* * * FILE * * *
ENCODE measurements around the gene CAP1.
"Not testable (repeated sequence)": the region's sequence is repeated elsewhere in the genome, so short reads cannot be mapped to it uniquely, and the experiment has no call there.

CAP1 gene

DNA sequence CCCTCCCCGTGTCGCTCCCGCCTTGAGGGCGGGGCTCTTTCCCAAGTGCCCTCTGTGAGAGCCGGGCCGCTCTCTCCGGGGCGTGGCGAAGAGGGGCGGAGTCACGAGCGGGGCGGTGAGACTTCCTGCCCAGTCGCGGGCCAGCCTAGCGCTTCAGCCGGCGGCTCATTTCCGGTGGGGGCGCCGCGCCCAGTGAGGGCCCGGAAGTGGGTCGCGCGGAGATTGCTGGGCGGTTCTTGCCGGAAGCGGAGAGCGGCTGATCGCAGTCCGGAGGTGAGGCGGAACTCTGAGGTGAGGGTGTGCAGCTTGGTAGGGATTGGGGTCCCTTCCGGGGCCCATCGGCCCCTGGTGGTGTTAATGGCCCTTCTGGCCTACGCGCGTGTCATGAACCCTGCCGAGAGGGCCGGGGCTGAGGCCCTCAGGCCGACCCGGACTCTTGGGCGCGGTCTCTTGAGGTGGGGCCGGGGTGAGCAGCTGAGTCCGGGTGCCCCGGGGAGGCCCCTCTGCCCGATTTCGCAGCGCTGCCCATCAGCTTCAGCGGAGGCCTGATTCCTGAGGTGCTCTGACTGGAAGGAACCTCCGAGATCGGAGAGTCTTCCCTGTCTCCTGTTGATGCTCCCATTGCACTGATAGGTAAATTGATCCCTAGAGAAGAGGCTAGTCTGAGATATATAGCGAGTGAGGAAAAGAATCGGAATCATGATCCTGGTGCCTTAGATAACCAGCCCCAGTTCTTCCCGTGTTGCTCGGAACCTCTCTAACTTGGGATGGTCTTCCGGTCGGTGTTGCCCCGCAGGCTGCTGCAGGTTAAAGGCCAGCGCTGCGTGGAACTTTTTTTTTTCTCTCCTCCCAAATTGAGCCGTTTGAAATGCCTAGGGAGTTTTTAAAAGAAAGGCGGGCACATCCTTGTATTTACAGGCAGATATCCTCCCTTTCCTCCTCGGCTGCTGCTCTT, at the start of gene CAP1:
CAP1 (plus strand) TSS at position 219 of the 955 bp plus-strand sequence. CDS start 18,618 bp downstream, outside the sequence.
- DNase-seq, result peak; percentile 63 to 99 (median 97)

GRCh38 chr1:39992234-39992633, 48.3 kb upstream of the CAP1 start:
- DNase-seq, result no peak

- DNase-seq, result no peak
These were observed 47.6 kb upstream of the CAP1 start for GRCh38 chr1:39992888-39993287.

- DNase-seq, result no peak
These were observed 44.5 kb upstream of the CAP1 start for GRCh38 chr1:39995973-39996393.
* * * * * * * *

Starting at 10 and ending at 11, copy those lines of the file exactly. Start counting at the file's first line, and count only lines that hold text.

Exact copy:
These were observed 47.6 kb upstream of the CAP1 start for GRCh38 chr1:39992888-39993287.

- DNase-seq, result no peak